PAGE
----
Non-citizens whose skills are needed in the USA may also file to obtain a green card. Like the extended family members, this classification also uses a preference category system. They admit only 140,000 workers yearly and use the preference category system. Like extended family members, workers can expect to wait years before their green card application gains permanent residency. Usually, the non-citizens must show proof that there is a job offer. In those cases, the employer must show that they recruited for the position in the USA and that no qualified US citizens could fill the position.

You may be eligible for a green card if you are a foreign national with notable talent or skills. This green card application is known as employment-based immigrants. Here, the U.S. immigration law gives foreign nationals various ways to obtain LPR status through employment.

Non-citizens who want to obtain a green card based on employment must wait for an immigrant visa number to become available according to the following preferences:

First Preference (EB-1): Priority Workers. Priority workers include those with unique and advanced skills, education, or talents, such as:

  • Individuals who excel in the arts, sciences, athletics, business, or education
  • Exceptional professors and researchers
  • Supervisors and executives of global companies

Second Preference (EB-2): Professionals with extraordinary ability or advanced academic degrees

Third Preference (EB-3): Skilled Workers, professionals, and other qualified workers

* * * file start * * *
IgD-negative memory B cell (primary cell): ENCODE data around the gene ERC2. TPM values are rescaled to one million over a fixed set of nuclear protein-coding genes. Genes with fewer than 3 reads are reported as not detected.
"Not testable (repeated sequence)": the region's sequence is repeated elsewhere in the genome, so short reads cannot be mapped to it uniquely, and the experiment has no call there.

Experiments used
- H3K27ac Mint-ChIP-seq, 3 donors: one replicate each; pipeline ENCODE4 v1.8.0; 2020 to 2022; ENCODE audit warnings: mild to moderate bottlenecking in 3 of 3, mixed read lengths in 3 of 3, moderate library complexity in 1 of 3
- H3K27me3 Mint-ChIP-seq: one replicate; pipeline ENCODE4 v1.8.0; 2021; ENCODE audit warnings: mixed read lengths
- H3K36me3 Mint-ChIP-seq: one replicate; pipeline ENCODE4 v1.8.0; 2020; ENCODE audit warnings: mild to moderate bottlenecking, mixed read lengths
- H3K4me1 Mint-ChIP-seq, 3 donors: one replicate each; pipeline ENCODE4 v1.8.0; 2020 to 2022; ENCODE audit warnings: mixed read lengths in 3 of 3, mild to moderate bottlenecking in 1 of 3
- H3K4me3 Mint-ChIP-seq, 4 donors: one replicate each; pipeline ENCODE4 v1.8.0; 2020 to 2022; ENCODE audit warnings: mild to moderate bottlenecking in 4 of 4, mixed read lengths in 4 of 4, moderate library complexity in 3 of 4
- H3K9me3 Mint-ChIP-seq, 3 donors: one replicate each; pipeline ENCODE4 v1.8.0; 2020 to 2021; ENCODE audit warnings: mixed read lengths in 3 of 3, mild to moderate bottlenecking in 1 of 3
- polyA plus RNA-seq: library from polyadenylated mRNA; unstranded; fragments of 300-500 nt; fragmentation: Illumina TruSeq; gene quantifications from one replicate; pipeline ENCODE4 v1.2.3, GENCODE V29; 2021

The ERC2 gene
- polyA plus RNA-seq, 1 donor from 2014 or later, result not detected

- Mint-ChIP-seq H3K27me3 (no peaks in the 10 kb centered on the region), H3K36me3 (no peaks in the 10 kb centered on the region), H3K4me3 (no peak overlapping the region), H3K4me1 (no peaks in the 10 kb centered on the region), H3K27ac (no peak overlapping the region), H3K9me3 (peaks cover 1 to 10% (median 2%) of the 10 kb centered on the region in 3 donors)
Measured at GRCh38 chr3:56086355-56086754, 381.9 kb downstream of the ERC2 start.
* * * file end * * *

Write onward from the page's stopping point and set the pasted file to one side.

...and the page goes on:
Fourth Preference (EB-4): People in religious vocations and special immigrants, including:

  • Religious workers of legitimate religious organizations
  • Foreign medical graduates who have been in the USA since 1978
  • Former Panama Canal Zone employees
  • Foreign workers who were longtime employees of the U.S. government
  • Retired officers or employees of certain international organizations who have lived in the USA for a certain period
  • Non-citizen workers employed by the U.S. consulate in Hong Kong for at least three years
  • Non-citizen children who have been declared dependent in juvenile courts in the United States
  • International broadcasting employees
  • Certain U.S. Armed Forces enlisted overseas have served for at least twelve years

Fifth Preference (EB-5): Investors wishing to invest at least $1,050,000  into a US business (or $800,000 in depressed economies). This investor must also have at least ten employees.

Is your country in this year's diversity visa lottery?

Every year, 50,000 immigrant visas are given through the Diversity Immigrant Visa Program(DV Program). Here, a diversity visa lottery occurs, which is drawn randomly from a selection of foreign nationals from countries that have low rates of immigration to the U.S. The U.S. Department of State manages the DV Program.

Most diversity visa lottery winners are visa applicants outside of the country. They immigrate through the issuance of an immigrant visa and consular processing. However, there are a small number of individuals who, at the time of winning, are living in the U.S. with a nonimmigrant status. For these individuals, USCIS administers their adjustment of status.

Is your home country unsafe?

Asylum is used to refer to the protection of those noncitizens who are already currently living in the United States, whereas refugee refers to foreign nationals who live outside the U.S. and seek protection from the country. In most cases, these individuals are unable or unwilling to return to their home country due to credible fear of persecution.

The U.S. immigration law allows an asylum seeker to apply for LPR status after being present in the U.S. for at least one year since being granted asylum status. For more information about how to get a green card as an asylee, you may visit this article by FindLaw.